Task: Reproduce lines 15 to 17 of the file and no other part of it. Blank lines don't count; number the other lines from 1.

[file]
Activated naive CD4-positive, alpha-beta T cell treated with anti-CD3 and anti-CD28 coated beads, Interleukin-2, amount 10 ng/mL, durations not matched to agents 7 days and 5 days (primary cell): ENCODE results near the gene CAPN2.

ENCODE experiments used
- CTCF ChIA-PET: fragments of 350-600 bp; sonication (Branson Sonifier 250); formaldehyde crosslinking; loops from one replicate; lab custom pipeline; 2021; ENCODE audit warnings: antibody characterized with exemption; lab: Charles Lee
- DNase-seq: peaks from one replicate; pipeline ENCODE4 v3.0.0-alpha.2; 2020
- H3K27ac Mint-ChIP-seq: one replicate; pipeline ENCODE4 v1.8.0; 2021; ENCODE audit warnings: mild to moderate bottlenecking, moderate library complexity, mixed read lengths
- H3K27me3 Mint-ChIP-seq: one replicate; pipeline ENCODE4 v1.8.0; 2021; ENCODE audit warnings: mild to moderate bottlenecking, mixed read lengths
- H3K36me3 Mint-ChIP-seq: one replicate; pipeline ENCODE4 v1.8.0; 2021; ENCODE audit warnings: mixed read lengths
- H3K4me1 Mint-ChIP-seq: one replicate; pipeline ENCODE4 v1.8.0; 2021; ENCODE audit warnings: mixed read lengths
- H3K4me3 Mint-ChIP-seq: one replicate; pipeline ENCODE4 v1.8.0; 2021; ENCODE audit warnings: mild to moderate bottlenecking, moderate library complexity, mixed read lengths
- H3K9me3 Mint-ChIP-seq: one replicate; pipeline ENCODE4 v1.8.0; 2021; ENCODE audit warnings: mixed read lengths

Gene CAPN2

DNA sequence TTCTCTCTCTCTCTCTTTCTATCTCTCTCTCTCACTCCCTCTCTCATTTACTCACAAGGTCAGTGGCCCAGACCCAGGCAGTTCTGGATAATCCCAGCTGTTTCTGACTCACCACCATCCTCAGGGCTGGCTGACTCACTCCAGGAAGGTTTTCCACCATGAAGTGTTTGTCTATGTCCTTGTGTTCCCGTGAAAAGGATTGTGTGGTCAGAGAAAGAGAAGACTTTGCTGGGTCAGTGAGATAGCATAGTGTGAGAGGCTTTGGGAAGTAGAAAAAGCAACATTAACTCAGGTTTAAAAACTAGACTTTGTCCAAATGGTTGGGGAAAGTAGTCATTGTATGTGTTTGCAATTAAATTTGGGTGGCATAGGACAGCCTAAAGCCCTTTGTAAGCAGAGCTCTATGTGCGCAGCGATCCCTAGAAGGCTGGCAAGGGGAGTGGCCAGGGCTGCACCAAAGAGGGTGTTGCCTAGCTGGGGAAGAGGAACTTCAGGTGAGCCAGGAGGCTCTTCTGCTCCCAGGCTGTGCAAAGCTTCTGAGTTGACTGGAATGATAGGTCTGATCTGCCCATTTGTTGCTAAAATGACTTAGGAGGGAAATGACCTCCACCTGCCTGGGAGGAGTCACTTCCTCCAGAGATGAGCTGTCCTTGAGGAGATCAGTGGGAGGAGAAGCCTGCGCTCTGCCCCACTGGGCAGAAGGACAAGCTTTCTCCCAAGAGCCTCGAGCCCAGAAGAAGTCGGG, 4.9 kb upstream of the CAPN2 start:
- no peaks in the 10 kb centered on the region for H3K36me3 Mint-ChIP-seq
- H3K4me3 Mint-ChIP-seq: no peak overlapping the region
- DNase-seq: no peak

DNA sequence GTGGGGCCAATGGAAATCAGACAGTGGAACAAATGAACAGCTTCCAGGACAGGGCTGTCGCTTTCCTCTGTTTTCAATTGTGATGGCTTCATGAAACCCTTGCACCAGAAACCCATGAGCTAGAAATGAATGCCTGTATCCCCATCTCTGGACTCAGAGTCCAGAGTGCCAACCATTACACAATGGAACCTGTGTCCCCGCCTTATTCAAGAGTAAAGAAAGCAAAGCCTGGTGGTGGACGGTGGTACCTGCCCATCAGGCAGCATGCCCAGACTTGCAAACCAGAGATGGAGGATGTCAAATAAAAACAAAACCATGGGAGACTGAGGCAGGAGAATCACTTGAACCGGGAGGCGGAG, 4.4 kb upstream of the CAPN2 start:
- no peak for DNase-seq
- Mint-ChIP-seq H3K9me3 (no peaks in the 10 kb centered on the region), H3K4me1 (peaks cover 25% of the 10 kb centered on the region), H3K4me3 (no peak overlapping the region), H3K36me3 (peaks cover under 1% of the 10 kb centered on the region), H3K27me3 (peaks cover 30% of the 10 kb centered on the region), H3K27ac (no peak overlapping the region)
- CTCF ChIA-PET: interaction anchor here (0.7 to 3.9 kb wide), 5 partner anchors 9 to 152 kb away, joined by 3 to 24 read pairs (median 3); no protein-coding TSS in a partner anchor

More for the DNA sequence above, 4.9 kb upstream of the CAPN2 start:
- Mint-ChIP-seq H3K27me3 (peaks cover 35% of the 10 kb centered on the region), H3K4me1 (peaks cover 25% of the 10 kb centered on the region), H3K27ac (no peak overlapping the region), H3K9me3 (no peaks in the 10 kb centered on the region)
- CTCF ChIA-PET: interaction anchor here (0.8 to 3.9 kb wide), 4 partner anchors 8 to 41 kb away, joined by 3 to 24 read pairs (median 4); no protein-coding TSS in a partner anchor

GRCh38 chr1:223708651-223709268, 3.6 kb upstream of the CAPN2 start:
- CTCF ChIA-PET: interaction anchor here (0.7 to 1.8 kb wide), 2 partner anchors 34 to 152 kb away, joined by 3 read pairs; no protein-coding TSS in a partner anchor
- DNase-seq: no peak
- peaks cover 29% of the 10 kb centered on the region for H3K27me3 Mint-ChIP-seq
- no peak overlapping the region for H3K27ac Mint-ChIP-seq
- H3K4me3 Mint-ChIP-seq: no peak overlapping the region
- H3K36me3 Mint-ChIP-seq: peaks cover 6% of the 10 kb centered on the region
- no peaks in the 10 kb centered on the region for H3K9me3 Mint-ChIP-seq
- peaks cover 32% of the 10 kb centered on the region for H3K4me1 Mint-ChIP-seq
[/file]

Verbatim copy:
- DNase-seq: no peak

DNA sequence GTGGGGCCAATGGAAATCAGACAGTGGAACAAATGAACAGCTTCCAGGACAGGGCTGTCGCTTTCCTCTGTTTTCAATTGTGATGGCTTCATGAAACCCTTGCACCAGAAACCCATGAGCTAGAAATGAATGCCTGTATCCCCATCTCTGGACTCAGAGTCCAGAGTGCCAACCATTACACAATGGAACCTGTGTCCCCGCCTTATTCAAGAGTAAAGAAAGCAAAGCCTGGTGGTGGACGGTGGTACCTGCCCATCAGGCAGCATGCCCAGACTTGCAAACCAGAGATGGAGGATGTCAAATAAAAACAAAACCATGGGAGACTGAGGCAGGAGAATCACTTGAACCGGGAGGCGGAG, 4.4 kb upstream of the CAPN2 start:
- no peak for DNase-seq